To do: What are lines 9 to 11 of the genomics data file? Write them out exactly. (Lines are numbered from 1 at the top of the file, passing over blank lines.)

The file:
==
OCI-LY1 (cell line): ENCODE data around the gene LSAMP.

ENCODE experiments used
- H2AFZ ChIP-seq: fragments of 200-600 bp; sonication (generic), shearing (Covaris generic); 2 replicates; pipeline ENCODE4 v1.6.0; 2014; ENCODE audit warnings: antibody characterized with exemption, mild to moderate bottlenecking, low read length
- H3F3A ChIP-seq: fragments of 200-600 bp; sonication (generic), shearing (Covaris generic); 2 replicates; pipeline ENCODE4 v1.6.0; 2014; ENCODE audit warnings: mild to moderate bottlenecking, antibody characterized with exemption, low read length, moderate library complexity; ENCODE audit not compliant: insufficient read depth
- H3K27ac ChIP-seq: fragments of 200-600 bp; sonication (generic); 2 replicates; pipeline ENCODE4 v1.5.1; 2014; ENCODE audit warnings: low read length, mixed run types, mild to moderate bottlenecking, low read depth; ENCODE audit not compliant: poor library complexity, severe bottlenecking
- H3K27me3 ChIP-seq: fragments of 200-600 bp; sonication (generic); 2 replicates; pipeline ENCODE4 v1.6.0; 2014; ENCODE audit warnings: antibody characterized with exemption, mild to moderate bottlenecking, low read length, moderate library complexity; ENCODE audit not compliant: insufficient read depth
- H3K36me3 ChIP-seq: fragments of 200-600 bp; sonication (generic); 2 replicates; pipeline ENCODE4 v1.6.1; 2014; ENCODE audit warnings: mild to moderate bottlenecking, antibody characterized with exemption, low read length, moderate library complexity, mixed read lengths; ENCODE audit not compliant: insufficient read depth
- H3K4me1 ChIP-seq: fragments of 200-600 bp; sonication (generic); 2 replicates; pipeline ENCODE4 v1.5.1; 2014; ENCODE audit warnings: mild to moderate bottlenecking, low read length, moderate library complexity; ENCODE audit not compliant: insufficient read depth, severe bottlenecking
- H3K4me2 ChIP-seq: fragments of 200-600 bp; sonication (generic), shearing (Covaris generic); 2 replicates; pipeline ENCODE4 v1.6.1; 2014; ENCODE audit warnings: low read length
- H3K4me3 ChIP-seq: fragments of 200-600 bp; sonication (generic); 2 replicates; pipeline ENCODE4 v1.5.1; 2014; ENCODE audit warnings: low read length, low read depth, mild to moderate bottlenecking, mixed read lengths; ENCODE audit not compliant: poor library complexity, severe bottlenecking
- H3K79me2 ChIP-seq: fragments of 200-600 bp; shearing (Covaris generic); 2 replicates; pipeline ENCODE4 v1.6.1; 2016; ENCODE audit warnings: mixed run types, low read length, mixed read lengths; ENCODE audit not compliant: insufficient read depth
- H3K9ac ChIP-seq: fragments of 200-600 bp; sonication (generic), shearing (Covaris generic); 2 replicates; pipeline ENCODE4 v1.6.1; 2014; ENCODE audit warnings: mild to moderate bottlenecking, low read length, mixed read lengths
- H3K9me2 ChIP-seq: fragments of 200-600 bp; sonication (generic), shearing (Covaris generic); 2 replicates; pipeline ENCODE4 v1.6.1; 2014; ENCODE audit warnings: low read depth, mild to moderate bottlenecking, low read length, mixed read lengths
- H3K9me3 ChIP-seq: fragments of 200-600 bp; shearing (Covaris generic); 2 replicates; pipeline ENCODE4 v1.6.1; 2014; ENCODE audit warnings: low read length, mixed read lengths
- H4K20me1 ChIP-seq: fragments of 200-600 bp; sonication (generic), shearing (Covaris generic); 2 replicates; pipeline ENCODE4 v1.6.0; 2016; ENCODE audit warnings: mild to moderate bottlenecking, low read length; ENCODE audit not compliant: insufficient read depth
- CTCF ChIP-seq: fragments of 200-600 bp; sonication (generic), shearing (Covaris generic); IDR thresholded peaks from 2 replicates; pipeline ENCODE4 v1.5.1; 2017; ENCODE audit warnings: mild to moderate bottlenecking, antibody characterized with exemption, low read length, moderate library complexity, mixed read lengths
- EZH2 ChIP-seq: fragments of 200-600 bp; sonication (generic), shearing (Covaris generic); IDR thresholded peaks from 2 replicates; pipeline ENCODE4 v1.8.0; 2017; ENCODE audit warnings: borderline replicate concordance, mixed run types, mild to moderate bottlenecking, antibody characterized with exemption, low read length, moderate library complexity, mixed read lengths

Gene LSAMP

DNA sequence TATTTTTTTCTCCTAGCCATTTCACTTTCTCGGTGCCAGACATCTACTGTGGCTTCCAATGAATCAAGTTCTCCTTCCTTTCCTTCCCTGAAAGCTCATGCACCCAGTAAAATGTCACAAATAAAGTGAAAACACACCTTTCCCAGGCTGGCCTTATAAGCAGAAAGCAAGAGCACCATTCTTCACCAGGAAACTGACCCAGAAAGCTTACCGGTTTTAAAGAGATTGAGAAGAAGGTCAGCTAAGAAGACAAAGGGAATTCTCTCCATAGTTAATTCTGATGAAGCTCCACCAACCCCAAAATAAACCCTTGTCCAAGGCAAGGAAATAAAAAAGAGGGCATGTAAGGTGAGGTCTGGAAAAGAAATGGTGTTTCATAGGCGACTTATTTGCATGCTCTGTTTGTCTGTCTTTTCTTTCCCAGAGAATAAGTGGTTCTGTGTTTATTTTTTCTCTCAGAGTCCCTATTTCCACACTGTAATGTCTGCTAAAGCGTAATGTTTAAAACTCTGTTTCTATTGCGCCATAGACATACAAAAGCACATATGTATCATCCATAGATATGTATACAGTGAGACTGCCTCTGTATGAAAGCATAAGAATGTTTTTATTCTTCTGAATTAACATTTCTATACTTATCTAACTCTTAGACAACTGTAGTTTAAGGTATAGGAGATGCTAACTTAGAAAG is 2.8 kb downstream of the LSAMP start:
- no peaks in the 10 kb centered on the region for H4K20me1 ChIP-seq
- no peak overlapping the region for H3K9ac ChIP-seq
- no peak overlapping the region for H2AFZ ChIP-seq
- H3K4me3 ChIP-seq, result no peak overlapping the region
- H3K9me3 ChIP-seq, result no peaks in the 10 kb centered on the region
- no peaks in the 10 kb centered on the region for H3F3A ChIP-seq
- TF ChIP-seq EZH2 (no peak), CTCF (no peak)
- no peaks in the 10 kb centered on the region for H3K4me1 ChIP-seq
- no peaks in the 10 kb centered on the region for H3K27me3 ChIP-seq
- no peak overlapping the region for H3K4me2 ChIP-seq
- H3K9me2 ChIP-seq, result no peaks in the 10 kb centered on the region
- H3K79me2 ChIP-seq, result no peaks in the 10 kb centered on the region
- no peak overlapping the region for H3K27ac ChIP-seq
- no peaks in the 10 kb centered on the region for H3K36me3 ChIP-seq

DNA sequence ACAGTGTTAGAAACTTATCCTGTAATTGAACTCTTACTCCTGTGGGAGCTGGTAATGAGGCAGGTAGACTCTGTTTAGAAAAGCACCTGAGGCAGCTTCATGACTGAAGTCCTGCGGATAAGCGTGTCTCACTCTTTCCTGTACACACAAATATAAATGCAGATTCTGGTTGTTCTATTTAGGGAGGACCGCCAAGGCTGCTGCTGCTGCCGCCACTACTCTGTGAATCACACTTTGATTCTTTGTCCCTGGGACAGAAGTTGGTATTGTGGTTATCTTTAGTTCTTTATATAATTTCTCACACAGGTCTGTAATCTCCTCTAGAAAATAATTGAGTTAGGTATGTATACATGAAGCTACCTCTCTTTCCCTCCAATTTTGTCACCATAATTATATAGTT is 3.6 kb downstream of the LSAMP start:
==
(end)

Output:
- H3K4me2 ChIP-seq: fragments of 200-600 bp; sonication (generic), shearing (Covaris generic); 2 replicates; pipeline ENCODE4 v1.6.1; 2014; ENCODE audit warnings: low read length
- H3K4me3 ChIP-seq: fragments of 200-600 bp; sonication (generic); 2 replicates; pipeline ENCODE4 v1.5.1; 2014; ENCODE audit warnings: low read length, low read depth, mild to moderate bottlenecking, mixed read lengths; ENCODE audit not compliant: poor library complexity, severe bottlenecking
- H3K79me2 ChIP-seq: fragments of 200-600 bp; shearing (Covaris generic); 2 replicates; pipeline ENCODE4 v1.6.1; 2016; ENCODE audit warnings: mixed run types, low read length, mixed read lengths; ENCODE audit not compliant: insufficient read depth